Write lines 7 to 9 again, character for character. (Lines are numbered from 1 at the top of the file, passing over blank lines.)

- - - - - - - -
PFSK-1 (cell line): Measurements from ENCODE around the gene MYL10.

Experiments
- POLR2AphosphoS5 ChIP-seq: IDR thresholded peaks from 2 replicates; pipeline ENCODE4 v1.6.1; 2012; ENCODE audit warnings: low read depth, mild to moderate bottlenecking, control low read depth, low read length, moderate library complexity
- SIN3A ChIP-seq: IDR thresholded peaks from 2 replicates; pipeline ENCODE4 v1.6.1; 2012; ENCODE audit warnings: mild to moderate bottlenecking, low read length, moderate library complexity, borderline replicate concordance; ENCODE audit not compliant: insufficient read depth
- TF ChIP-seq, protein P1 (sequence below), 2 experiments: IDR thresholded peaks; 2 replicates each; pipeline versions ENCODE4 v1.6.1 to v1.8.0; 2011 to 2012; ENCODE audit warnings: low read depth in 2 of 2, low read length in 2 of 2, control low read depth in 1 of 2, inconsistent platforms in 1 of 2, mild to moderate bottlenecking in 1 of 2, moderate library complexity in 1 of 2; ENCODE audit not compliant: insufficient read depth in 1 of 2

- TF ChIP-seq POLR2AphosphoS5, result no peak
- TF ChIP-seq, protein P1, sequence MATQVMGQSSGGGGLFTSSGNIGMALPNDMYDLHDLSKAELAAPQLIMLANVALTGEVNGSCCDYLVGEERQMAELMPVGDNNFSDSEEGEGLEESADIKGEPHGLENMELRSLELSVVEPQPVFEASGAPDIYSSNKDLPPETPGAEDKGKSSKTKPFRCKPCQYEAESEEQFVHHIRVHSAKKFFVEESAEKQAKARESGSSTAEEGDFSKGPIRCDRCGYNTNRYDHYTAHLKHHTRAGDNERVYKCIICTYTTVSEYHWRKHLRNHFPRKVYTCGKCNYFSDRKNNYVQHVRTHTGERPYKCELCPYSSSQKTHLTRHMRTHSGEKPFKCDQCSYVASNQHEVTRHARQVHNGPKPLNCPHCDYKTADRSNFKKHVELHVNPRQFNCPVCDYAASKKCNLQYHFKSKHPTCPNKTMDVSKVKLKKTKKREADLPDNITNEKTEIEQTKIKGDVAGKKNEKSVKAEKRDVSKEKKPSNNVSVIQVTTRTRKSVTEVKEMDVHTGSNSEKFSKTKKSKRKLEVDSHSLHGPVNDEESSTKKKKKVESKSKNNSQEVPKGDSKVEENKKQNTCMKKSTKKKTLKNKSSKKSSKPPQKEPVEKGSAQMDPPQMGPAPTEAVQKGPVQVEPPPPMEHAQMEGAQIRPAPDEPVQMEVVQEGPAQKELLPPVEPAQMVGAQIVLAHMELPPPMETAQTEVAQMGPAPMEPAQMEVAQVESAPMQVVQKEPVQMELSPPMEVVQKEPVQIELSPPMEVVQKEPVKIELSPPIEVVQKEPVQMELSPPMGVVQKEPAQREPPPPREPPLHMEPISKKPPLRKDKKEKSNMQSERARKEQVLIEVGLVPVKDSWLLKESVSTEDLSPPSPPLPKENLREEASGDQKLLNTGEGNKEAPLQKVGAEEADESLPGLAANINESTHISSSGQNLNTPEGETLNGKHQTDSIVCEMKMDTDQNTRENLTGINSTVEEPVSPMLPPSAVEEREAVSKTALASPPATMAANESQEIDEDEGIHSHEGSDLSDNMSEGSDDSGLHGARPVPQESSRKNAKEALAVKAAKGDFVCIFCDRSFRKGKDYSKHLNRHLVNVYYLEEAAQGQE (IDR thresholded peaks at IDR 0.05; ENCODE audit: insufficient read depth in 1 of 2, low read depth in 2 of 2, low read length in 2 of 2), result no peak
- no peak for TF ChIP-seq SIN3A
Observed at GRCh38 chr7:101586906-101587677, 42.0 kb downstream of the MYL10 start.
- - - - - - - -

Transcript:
- TF ChIP-seq, protein P1, sequence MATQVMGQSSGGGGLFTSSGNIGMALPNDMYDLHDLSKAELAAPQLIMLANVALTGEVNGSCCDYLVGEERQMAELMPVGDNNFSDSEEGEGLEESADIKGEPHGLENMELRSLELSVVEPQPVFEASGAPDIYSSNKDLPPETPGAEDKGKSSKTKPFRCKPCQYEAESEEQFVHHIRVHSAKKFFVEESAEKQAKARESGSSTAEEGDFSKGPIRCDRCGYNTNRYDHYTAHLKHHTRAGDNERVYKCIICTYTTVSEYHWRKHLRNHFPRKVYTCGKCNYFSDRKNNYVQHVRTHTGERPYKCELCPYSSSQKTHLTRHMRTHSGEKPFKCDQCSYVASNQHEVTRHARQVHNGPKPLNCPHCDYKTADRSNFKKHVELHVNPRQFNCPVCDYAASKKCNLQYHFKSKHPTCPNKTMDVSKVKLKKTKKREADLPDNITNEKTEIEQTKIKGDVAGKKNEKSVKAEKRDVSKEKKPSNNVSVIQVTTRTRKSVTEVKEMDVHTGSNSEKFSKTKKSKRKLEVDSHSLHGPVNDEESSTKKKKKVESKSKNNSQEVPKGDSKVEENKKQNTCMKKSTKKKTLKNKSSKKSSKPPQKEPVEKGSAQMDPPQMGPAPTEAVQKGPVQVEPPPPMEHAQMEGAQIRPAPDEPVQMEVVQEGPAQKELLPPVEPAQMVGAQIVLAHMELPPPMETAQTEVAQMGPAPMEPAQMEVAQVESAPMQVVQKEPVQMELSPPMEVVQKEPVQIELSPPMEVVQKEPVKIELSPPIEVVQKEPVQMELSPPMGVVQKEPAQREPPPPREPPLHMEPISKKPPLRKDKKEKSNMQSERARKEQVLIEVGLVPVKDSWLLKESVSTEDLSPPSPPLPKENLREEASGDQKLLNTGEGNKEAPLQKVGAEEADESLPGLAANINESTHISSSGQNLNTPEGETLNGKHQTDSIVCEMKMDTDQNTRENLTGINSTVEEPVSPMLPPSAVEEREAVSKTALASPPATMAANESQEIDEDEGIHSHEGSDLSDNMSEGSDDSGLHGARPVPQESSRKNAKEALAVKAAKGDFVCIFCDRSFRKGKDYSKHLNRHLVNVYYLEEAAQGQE (IDR thresholded peaks at IDR 0.05; ENCODE audit: insufficient read depth in 1 of 2, low read depth in 2 of 2, low read length in 2 of 2), result no peak
- no peak for TF ChIP-seq SIN3A
Observed at GRCh38 chr7:101586906-101587677, 42.0 kb downstream of the MYL10 start.